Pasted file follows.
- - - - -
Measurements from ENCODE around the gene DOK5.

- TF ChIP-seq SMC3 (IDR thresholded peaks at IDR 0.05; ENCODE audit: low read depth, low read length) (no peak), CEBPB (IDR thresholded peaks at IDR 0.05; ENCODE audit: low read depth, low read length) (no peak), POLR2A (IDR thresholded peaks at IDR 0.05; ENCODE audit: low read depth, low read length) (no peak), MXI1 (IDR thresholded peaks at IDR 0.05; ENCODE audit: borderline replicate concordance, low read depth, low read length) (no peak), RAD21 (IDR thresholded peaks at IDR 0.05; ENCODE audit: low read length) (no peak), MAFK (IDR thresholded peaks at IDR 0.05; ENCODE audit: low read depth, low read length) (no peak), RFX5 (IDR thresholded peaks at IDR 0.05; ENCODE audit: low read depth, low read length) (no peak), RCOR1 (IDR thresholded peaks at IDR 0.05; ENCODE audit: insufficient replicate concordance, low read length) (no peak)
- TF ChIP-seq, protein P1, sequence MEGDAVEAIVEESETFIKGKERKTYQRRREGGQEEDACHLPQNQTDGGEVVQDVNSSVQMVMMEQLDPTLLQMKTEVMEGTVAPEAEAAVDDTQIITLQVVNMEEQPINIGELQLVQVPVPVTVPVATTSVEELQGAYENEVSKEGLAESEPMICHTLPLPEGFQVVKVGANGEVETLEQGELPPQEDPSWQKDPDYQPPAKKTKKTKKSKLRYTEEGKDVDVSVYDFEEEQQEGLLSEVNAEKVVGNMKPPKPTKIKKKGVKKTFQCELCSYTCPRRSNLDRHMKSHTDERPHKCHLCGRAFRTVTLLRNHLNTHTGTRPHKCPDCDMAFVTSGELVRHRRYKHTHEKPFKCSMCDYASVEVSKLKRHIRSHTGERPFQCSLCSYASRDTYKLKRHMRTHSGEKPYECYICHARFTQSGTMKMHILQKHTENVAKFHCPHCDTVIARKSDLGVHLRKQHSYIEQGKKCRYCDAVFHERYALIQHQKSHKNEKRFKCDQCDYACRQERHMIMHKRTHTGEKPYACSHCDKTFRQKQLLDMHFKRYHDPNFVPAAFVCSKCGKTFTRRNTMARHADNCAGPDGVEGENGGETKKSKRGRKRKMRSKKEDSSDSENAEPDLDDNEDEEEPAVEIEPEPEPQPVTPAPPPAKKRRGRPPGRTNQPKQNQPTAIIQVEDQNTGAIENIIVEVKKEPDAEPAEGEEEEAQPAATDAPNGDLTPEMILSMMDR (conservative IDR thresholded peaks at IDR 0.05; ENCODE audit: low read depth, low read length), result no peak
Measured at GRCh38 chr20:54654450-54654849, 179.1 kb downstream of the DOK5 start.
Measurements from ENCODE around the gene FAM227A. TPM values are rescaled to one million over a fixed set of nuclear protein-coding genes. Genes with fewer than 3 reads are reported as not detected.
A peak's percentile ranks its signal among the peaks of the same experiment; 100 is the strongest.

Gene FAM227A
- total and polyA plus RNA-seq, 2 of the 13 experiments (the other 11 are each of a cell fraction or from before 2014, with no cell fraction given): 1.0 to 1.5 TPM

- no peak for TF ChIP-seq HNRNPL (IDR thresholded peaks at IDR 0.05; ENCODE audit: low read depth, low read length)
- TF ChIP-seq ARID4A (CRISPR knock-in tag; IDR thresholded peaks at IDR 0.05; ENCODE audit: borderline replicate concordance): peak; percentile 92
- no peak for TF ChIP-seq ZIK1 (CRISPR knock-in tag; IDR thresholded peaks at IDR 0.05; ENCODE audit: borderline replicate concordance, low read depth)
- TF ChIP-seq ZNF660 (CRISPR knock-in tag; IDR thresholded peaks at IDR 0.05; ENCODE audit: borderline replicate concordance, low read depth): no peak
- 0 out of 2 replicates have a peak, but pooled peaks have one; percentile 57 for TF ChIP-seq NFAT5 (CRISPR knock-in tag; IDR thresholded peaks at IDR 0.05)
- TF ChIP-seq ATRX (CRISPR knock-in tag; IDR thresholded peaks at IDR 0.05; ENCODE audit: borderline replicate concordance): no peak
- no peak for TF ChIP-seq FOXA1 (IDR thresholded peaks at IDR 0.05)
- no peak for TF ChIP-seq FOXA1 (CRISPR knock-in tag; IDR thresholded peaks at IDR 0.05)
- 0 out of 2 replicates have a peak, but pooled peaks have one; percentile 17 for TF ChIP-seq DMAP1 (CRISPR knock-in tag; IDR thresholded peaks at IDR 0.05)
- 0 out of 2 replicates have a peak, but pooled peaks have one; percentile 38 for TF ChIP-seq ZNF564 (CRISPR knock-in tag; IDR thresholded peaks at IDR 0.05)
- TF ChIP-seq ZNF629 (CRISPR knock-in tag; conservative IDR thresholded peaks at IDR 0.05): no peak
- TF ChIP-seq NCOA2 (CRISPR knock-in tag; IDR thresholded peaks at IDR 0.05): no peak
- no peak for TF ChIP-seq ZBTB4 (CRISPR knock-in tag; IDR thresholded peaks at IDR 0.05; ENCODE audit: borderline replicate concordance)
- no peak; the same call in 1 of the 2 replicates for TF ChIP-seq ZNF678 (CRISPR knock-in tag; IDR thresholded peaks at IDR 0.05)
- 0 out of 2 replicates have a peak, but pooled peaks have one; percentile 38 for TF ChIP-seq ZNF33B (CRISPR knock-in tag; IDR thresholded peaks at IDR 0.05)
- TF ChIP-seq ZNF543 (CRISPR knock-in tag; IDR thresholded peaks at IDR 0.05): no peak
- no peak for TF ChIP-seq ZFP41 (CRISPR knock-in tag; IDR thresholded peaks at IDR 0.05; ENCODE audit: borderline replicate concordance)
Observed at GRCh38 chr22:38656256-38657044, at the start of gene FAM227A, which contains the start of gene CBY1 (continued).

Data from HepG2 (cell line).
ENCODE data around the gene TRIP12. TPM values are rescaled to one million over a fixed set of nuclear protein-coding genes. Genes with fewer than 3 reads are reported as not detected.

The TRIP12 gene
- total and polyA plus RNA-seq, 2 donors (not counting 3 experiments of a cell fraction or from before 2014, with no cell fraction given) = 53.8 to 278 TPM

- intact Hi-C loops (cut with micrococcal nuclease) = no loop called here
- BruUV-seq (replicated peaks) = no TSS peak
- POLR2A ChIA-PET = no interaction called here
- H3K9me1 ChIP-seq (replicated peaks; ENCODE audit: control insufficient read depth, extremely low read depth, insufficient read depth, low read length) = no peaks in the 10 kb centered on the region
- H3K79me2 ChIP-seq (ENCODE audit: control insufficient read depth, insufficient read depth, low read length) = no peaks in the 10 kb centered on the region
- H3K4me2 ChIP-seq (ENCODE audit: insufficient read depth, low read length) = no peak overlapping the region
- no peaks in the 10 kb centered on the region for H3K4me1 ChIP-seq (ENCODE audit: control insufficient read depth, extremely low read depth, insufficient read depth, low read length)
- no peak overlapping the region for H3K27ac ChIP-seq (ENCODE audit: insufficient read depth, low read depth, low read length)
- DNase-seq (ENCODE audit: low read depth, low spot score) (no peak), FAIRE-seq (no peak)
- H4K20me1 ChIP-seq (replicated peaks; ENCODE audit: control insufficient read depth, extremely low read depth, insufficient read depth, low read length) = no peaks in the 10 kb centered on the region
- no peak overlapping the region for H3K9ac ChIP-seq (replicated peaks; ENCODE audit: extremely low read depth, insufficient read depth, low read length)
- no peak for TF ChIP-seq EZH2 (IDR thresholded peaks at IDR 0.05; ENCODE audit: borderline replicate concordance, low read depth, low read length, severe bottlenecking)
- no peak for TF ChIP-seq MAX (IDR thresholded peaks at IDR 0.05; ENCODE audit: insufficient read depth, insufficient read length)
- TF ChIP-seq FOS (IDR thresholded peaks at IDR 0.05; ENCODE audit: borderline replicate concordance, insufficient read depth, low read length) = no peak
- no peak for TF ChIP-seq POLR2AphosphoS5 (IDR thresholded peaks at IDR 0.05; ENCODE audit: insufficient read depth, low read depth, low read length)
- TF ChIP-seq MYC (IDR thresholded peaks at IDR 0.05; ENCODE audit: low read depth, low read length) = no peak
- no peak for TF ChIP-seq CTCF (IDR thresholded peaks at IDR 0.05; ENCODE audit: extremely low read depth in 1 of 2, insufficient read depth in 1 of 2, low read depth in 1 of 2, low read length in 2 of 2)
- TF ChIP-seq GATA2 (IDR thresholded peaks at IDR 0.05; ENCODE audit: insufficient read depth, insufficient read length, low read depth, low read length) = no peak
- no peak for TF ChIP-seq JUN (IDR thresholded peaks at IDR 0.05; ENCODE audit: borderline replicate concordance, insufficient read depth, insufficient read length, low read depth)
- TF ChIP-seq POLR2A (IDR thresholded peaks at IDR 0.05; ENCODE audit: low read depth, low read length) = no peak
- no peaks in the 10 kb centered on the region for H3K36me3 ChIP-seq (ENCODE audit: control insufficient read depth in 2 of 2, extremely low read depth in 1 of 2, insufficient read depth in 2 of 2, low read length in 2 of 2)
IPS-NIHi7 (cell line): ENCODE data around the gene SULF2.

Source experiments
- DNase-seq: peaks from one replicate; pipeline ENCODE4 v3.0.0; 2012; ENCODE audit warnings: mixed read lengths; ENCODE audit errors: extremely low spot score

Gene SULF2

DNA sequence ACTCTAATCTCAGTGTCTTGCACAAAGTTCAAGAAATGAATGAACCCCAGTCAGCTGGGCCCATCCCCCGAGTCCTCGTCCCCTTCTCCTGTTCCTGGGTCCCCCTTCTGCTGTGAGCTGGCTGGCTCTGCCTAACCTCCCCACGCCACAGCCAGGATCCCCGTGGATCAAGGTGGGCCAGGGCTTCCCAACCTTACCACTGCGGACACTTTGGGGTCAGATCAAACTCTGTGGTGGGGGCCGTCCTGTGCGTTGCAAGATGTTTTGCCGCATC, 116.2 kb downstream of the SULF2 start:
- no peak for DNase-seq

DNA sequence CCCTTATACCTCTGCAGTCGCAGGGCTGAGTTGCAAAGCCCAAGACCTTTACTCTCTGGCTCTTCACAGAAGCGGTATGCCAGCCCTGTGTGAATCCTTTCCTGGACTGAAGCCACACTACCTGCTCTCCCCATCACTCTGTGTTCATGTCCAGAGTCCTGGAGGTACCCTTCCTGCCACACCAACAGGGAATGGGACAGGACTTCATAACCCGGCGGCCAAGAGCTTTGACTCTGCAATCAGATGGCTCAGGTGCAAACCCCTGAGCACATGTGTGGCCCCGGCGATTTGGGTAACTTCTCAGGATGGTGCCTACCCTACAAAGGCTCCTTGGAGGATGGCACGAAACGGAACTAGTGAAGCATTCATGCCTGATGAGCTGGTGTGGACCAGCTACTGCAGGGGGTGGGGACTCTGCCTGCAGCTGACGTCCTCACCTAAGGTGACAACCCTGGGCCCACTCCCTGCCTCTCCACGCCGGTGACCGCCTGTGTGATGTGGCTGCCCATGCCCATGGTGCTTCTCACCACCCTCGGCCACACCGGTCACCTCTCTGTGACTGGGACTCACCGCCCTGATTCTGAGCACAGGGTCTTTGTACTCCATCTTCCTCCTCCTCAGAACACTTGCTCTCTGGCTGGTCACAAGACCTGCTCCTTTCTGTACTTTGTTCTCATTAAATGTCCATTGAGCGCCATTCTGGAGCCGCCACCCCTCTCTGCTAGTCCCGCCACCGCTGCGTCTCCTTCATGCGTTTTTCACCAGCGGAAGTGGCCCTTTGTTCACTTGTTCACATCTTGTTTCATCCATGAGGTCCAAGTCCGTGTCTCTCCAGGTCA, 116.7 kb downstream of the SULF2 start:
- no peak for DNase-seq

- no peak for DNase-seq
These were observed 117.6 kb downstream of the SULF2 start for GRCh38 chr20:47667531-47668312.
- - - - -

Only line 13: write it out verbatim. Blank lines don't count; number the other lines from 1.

- 0 out of 2 replicates have a peak, but pooled peaks have one; percentile 57 for TF ChIP-seq NFAT5 (CRISPR knock-in tag; IDR thresholded peaks at IDR 0.05)